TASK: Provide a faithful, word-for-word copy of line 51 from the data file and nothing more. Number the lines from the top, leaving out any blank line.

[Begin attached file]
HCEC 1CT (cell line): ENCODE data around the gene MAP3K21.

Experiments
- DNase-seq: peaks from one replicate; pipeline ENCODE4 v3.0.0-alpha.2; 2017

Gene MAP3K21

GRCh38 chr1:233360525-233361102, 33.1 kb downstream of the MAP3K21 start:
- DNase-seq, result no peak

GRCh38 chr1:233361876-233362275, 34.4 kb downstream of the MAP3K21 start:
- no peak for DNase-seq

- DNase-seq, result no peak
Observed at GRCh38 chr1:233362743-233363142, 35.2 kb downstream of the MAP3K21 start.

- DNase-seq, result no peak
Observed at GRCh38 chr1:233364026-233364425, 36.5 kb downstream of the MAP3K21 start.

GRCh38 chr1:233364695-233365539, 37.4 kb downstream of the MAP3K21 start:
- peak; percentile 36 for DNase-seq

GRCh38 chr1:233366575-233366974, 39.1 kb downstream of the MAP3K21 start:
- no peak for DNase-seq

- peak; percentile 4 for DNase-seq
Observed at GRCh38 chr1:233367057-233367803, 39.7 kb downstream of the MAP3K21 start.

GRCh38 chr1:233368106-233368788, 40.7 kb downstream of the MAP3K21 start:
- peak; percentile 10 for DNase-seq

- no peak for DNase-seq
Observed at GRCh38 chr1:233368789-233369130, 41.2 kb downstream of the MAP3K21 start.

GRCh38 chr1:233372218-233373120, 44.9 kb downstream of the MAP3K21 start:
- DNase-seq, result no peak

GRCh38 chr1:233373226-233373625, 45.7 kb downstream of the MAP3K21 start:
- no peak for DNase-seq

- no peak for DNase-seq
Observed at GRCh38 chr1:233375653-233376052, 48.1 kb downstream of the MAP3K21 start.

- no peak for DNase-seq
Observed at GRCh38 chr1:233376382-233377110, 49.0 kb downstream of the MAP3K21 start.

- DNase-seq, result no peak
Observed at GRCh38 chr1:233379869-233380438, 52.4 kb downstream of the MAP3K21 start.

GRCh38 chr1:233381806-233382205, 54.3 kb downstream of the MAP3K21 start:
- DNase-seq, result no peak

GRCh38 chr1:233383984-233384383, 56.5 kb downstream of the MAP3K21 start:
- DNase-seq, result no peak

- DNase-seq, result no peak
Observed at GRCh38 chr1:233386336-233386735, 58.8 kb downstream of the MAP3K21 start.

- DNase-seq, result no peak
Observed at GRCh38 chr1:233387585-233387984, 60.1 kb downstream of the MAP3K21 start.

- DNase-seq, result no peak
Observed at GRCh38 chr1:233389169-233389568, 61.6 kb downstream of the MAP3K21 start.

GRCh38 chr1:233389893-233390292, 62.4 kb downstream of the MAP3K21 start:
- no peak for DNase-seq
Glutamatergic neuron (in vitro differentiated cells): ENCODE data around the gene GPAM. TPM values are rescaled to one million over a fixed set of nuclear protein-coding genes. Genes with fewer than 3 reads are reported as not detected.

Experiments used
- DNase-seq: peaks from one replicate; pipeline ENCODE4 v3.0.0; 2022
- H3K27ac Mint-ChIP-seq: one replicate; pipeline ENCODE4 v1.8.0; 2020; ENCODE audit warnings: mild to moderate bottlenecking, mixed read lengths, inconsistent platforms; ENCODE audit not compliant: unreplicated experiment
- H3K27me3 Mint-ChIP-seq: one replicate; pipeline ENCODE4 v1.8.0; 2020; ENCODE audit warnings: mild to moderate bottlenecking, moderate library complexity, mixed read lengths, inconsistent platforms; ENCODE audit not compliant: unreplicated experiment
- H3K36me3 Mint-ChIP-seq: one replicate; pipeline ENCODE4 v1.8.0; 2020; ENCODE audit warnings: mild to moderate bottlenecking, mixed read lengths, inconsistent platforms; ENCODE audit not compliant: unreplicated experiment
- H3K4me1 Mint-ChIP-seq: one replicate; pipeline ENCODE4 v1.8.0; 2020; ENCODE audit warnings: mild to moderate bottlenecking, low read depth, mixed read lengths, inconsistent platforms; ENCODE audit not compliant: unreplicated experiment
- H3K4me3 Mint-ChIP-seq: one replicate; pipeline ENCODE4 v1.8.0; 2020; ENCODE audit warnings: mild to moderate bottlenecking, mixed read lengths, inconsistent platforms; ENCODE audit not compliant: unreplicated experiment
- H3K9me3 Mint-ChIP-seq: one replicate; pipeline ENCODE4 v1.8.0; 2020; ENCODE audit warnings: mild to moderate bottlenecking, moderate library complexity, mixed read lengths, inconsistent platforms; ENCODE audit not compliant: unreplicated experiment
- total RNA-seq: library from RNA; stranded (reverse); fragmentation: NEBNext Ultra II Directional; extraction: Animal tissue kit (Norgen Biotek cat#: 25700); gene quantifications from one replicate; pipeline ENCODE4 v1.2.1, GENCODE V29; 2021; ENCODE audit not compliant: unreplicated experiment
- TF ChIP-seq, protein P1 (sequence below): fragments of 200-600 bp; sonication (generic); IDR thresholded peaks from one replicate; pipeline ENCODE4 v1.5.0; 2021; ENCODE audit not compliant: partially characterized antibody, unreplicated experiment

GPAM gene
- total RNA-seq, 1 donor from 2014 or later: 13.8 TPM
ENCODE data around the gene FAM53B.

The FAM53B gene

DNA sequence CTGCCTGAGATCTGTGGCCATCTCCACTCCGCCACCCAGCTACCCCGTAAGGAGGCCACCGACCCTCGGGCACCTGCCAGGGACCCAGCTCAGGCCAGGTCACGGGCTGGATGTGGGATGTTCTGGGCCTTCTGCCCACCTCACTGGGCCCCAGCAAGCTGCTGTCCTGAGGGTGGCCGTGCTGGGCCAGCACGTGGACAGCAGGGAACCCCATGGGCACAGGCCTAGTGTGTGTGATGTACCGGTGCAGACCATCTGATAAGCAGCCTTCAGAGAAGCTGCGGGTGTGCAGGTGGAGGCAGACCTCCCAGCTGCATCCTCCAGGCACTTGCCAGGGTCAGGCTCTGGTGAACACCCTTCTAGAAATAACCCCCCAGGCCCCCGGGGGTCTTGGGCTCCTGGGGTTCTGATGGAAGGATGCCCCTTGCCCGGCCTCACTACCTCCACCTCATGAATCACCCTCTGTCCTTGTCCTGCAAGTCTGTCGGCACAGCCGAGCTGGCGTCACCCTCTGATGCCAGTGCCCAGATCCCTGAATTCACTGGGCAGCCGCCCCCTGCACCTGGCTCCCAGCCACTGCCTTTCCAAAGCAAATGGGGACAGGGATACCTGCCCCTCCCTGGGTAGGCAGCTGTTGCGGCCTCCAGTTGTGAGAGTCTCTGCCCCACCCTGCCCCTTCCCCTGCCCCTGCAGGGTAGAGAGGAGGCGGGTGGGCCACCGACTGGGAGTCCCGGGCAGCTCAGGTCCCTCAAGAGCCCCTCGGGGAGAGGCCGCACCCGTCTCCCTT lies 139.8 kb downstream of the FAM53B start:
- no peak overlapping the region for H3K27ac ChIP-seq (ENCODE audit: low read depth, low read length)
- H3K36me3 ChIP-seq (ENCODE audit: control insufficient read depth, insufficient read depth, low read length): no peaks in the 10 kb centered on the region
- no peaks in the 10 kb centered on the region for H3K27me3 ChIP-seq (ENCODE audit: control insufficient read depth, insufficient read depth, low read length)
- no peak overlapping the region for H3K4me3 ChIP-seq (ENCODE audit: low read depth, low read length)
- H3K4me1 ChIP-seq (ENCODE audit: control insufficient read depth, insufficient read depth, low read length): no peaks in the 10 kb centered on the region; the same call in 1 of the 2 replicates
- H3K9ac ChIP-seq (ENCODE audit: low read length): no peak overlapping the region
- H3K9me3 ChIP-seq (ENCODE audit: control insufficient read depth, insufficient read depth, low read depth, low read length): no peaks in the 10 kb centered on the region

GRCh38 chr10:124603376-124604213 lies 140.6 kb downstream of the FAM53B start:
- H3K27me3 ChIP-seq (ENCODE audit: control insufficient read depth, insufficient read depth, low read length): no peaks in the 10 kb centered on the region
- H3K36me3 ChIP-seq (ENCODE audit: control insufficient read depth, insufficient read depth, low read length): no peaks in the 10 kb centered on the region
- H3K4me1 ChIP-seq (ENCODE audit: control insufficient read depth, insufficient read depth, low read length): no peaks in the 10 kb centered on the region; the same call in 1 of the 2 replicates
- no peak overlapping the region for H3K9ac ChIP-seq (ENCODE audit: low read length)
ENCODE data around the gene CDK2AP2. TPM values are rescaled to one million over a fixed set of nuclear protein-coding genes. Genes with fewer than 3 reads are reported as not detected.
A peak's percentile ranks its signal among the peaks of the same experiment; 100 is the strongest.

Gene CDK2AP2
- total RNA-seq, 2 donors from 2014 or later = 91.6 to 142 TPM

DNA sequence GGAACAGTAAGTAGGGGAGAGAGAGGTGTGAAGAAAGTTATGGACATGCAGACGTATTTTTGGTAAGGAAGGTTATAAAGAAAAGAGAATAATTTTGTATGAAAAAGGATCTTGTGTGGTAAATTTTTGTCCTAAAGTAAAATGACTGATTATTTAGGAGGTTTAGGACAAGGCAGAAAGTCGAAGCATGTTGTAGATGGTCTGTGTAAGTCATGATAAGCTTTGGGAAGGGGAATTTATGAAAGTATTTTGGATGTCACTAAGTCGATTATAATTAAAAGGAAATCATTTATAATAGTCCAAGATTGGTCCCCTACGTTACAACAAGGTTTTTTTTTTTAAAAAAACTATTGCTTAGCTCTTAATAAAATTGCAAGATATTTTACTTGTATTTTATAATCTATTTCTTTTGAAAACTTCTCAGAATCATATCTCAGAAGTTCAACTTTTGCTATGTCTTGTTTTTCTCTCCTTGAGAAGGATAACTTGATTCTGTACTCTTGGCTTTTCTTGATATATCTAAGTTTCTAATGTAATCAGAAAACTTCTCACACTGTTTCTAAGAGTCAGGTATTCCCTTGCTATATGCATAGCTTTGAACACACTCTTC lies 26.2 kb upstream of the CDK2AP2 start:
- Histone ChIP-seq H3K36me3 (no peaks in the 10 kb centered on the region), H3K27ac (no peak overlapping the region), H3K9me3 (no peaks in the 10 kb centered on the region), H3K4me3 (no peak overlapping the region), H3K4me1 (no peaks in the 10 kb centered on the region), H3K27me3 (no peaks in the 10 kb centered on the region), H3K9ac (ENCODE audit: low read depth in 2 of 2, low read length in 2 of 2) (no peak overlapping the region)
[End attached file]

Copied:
- H3K4me1 Mint-ChIP-seq: one replicate; pipeline ENCODE4 v1.8.0; 2020; ENCODE audit warnings: mild to moderate bottlenecking, low read depth, mixed read lengths, inconsistent platforms; ENCODE audit not compliant: unreplicated experiment